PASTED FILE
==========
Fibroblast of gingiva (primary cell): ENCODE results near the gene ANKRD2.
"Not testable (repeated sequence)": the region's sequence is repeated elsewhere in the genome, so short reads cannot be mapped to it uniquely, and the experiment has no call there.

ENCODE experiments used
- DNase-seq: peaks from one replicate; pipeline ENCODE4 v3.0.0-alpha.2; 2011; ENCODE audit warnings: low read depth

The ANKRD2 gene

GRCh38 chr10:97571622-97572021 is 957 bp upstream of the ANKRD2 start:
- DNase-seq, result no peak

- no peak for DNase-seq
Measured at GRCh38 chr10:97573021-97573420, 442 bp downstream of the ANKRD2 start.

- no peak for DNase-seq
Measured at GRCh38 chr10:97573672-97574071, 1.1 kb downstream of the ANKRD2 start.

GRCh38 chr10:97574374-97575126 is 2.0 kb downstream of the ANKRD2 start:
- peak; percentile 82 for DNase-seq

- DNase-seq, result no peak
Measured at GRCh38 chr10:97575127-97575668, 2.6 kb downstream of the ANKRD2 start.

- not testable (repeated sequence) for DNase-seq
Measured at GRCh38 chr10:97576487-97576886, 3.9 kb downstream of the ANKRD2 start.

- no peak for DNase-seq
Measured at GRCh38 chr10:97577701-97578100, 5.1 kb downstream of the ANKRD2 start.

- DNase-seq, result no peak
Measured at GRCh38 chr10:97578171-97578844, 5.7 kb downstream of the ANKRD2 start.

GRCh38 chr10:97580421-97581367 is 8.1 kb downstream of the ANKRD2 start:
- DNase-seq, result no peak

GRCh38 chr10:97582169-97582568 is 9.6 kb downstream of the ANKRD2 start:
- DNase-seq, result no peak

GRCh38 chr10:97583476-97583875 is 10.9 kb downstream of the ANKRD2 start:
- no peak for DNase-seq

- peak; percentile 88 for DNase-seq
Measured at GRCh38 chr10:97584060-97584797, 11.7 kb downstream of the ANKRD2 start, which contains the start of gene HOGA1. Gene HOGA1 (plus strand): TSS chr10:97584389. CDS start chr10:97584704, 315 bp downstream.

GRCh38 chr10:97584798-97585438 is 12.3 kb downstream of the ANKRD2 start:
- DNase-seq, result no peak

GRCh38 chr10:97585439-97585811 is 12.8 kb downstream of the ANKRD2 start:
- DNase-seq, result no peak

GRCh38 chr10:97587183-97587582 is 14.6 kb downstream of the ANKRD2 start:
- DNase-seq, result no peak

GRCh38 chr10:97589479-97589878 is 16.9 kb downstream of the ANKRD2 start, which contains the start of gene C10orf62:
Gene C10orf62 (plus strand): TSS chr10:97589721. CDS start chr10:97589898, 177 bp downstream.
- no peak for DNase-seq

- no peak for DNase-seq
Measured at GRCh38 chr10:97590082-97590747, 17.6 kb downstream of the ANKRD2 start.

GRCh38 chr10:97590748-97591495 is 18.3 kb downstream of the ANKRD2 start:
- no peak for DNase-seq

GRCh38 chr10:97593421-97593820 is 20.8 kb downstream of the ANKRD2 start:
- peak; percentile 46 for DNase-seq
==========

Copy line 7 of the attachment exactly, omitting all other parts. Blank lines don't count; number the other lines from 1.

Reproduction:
- DNase-seq, result no peak